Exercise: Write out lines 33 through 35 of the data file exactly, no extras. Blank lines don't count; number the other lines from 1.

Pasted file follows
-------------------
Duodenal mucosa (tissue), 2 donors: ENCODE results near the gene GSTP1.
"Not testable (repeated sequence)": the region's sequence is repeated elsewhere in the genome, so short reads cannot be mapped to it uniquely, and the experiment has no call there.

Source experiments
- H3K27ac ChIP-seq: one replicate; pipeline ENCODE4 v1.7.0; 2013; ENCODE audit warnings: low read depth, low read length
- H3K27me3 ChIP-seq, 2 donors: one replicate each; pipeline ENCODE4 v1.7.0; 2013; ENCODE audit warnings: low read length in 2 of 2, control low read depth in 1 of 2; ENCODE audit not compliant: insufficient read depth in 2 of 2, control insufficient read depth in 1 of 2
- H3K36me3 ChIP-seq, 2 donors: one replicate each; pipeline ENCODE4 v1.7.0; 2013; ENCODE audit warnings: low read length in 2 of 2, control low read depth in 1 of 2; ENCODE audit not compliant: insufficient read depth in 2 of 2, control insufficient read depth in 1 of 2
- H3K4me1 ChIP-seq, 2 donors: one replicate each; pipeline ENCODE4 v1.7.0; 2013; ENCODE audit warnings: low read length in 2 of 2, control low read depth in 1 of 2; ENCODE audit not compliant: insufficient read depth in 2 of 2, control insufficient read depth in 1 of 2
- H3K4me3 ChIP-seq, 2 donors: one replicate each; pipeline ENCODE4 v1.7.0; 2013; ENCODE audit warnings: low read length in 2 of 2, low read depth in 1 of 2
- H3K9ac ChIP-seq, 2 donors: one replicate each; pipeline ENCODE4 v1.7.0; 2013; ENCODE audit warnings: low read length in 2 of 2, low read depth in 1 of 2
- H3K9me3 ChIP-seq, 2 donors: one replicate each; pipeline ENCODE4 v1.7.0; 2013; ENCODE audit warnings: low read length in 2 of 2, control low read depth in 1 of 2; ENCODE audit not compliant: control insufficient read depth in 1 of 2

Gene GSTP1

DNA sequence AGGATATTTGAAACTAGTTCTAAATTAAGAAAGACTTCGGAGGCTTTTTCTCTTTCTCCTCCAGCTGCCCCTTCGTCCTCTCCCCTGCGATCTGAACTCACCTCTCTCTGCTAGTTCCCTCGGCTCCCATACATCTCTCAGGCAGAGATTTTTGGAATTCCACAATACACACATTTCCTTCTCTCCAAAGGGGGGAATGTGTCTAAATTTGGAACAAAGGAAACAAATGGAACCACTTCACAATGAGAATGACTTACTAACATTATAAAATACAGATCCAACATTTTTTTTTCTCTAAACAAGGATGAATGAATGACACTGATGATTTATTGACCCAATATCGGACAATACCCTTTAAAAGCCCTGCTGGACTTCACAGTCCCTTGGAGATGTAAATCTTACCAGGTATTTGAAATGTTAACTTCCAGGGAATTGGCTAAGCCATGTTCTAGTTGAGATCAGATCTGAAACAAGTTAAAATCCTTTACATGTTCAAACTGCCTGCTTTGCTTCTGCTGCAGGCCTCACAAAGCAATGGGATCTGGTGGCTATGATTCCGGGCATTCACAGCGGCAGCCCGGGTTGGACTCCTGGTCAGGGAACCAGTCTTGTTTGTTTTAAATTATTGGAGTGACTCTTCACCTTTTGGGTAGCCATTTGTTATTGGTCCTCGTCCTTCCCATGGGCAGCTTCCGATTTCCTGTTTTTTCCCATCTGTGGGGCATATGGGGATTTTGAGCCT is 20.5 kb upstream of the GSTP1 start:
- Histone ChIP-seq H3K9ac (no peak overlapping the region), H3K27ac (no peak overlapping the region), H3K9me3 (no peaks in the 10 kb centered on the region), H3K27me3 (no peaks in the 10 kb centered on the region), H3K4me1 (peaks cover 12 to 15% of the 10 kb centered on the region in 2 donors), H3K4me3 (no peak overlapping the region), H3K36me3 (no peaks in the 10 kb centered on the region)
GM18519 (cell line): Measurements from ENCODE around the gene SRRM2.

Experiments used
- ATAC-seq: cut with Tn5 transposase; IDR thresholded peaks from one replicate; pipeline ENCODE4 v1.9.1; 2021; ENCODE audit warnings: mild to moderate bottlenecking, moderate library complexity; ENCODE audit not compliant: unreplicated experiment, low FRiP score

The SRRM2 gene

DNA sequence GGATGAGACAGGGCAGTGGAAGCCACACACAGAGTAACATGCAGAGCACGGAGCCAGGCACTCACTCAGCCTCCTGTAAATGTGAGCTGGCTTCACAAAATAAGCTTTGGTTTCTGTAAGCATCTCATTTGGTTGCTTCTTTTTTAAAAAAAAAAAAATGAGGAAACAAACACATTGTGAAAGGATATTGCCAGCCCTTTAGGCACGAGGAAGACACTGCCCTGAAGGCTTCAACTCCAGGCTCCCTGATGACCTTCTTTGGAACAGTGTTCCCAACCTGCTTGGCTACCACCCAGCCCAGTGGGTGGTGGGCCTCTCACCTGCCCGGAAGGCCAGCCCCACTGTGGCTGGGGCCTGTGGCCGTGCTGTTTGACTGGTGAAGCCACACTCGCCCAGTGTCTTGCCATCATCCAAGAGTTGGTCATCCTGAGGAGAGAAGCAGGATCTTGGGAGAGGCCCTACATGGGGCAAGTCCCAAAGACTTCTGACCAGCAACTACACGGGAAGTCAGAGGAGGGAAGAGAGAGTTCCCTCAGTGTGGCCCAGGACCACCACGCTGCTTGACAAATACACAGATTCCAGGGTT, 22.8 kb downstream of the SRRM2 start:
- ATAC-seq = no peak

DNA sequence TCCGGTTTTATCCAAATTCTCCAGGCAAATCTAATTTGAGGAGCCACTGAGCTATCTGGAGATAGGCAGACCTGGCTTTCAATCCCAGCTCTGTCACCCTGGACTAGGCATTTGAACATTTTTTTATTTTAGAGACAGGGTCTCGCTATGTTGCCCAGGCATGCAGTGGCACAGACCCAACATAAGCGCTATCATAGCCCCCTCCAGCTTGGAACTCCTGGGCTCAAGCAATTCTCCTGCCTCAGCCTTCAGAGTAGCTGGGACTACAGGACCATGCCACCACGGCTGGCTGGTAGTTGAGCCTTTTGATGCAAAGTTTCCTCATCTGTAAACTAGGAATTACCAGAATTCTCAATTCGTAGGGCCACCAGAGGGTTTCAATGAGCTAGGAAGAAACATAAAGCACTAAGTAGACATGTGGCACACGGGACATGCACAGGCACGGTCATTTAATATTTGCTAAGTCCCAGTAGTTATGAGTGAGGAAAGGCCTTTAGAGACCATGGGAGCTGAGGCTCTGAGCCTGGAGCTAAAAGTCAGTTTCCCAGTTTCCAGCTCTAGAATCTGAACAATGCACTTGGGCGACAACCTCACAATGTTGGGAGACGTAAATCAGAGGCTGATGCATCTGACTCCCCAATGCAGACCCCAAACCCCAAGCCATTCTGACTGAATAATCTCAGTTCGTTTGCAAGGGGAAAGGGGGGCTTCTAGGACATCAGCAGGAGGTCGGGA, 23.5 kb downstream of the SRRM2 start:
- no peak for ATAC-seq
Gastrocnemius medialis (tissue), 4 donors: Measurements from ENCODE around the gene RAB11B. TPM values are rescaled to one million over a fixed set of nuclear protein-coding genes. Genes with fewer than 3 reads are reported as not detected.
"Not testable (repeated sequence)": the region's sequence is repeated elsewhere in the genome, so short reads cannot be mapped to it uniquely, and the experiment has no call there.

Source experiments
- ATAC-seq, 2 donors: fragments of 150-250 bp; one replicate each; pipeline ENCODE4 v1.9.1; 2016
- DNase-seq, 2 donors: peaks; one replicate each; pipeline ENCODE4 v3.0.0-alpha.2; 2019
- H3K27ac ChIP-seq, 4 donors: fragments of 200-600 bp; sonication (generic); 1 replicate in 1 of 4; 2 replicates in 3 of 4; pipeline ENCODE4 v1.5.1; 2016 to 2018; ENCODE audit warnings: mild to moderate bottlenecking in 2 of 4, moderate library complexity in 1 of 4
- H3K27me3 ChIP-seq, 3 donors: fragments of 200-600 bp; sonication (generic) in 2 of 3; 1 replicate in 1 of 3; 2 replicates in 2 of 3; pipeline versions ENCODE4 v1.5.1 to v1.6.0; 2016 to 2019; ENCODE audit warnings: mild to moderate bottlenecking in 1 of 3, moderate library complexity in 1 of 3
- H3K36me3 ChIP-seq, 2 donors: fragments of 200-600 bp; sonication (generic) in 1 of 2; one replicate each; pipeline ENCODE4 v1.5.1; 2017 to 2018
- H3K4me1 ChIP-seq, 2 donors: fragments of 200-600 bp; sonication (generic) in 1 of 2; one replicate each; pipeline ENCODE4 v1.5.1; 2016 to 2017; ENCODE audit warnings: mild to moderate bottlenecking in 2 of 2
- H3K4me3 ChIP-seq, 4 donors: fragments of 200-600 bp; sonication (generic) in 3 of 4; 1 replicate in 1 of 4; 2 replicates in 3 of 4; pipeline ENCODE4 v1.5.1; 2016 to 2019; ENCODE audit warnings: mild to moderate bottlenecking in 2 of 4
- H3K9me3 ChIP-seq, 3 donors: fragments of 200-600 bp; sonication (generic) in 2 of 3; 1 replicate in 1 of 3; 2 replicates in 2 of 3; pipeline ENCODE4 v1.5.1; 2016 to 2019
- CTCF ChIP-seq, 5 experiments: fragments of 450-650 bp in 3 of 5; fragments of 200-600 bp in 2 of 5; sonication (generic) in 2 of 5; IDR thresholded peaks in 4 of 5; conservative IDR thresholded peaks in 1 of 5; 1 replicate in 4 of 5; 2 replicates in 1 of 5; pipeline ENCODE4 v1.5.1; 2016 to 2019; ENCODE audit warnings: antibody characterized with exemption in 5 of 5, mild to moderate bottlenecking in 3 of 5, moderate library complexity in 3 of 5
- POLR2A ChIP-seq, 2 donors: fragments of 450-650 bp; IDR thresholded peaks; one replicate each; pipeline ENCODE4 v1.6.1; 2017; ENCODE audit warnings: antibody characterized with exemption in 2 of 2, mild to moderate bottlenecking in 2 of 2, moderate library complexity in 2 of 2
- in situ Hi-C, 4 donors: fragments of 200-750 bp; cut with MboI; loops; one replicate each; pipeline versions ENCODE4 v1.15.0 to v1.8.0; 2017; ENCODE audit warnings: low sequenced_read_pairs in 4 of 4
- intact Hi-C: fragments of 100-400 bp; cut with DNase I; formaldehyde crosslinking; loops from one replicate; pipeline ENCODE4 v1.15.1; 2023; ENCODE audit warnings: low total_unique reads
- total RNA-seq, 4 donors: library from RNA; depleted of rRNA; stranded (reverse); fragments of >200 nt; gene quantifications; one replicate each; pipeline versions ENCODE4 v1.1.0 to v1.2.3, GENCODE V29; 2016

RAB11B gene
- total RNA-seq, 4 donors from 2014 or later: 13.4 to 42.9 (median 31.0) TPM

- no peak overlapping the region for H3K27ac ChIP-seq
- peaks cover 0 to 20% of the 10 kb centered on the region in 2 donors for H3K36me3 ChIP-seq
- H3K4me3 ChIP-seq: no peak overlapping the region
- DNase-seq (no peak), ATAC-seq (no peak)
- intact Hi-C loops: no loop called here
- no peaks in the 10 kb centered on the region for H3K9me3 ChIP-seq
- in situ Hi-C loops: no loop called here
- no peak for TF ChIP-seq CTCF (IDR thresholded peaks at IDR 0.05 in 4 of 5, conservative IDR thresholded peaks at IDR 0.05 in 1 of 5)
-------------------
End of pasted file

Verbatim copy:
- CTCF ChIP-seq, 5 experiments: fragments of 450-650 bp in 3 of 5; fragments of 200-600 bp in 2 of 5; sonication (generic) in 2 of 5; IDR thresholded peaks in 4 of 5; conservative IDR thresholded peaks in 1 of 5; 1 replicate in 4 of 5; 2 replicates in 1 of 5; pipeline ENCODE4 v1.5.1; 2016 to 2019; ENCODE audit warnings: antibody characterized with exemption in 5 of 5, mild to moderate bottlenecking in 3 of 5, moderate library complexity in 3 of 5
- POLR2A ChIP-seq, 2 donors: fragments of 450-650 bp; IDR thresholded peaks; one replicate each; pipeline ENCODE4 v1.6.1; 2017; ENCODE audit warnings: antibody characterized with exemption in 2 of 2, mild to moderate bottlenecking in 2 of 2, moderate library complexity in 2 of 2
- in situ Hi-C, 4 donors: fragments of 200-750 bp; cut with MboI; loops; one replicate each; pipeline versions ENCODE4 v1.15.0 to v1.8.0; 2017; ENCODE audit warnings: low sequenced_read_pairs in 4 of 4